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Western leaders reject Russia's peace offer

Ukrainian President Volodymyr Zelenskyy looks on before a bilateral meeting with the United States during the Summit on Peace in Ukraine in Obbürgen, Switzerland, July 2024.
Ukrainian President Volodymyr Zelenskyy looks on before a bilateral meeting with the United States during the Summit on Peace in Ukraine in Obbürgen, Switzerland, July 2024. Copyright Alessandro Della Valle/' KEYSTONE POOL / ALESSANDRO DELLA VALLE
Copyright Alessandro Della Valle/' KEYSTONE POOL / ALESSANDRO DELLA VALLE
By Tamsin Paternoster with AP
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Vladimir Putin had said that Russia would end its war if Ukraine withdrew troops from four regions annexed by the Kremlin and didn't join NATO.

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The premiers of Italy, Germany and the United Kingdom have dismissed Russian President Vladimir Putin's cease-fire terms.

Italian Prime Minister Giorgia Meloni called Putin's terms for peace "propaganda,” as she wrapped up a Group of Seven summit in southern Italy.

Germany's Chancellor Olaf Sholz had a similarly negative reaction to Putin's proposal. In an interview with German broadcaster ARD he said, "What he (Putin) is ultimately proposing is to document his imperialist raids."

Scholz implied that the terms outlined by Putin were aimed at Russia's public, who he said wanted to see a peaceful outcome to the war rather than genuine peace terms. Scholz also accused Putin of attempting to "obscure" his role in starting the war against Ukraine.

Russian President Vladimir Putin promised in a speech on Friday to “immediately” order a cease-fire and start negotiations if Kyiv began withdrawing troops from the four regions annexed by Moscow in 2022 and renounced its plans to join NATO.

On Saturday British Prime Minister dismissed Putin's proposal at the Ukraine Peace Summit in Switzerland, saying he has "no real interest in a genuine peace" and that the summit aimed to discuss and uphold territorial integrity, among other issues.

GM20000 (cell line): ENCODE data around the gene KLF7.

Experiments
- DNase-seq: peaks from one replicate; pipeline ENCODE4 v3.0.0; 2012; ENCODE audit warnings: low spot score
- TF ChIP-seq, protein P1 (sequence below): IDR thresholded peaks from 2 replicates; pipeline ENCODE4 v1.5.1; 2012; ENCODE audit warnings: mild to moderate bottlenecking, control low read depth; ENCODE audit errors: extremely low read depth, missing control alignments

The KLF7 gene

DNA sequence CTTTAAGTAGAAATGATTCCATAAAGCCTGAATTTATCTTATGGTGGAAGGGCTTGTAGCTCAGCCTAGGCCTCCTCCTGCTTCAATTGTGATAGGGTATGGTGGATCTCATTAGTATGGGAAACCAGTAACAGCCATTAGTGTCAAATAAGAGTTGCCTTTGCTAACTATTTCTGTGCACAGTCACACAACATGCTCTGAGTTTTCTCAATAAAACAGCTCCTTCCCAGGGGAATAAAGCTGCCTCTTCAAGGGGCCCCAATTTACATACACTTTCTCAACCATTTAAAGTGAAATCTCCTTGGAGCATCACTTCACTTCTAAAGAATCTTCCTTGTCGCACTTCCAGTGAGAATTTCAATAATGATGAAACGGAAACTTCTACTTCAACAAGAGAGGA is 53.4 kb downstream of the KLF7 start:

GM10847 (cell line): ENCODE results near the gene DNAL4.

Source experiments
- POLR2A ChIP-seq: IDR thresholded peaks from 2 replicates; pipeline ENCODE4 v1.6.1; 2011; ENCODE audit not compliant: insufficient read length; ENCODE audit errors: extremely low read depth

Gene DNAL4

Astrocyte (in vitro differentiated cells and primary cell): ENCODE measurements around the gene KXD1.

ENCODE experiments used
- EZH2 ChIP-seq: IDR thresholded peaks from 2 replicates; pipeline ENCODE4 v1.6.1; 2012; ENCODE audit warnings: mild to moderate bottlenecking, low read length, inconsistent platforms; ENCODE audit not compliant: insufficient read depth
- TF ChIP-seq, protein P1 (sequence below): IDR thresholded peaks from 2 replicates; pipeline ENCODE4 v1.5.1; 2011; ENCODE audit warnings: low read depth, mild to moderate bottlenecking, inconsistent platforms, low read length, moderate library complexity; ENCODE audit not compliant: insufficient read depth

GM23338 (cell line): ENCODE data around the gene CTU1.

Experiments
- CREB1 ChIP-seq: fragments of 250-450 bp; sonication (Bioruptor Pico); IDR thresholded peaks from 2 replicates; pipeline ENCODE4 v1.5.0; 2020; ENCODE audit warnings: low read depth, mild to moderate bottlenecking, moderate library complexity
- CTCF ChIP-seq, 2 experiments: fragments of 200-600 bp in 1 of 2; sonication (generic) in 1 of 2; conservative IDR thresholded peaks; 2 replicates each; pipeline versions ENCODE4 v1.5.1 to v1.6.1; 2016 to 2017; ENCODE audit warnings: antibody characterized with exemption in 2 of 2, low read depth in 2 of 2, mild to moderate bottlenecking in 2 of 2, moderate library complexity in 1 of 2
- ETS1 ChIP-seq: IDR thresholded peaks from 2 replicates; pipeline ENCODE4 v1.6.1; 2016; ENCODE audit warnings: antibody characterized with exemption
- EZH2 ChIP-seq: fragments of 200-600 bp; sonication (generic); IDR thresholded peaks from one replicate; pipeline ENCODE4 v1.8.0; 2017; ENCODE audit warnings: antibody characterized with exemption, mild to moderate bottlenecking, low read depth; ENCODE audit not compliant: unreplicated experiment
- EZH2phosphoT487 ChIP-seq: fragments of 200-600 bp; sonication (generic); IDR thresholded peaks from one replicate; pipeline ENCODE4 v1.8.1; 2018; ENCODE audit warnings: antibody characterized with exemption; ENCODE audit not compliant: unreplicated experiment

At the same summit European Commission chief Ursula von der Leyen took aim at Putin's offer, saying "freezing the conflict today with foreign troops occupying Ukrainian land is not an answer" and implying that this would lead to an extension of the conflict.

She added that a sustainable peace would secure Ukraine's territorial integrity as a priority.

Vice President of the United States, who attended the Swiss summit instead of US President Joe Biden commented that, "Putin is not calling for negotiations, he is calling for surrender."

United States security advisor Jake Sullivan, U.S. Vice President Kamala Harris, talk during a bilateral meeting with President Volodymyr Zelenskyy in Switzerland.
United States security advisor Jake Sullivan, U.S. Vice President Kamala Harris, talk during a bilateral meeting with President Volodymyr Zelenskyy in Switzerland.Alessandro Della Valle/' KEYSTONE POOL / ALESSANDRO DELLA VALLE

Calls for respecting Ukraine's sovereignty were echoed through the summit which aims to present the basis for a lasting peace in Ukraine. French President Emmanuel Macron posted on X that a lasting peace would respect Ukraine's "sovereignty."

The conference in Switzerland bring together over 90 delegations- including several heads of state- to discuss peace in Ukraine for the first time since the invasion began in February 2022.

Russia was not invited to attend the summit, after making clear it would not begin peace negotiations with Ukraine unless Kyiv recognised Russia's territorial gains.

Ukraine's terms for negotiations include expelling Russian forces from its territory- including the annexed Crimean Peninsula- restoring Ukraine's territorial integrity and for Russia to be held accountable for war crimes.

Kyiv has also said that Moscow should pay reparations to Ukraine for starting the war between the two countries and that it would continue its application process to become a member of NATO.

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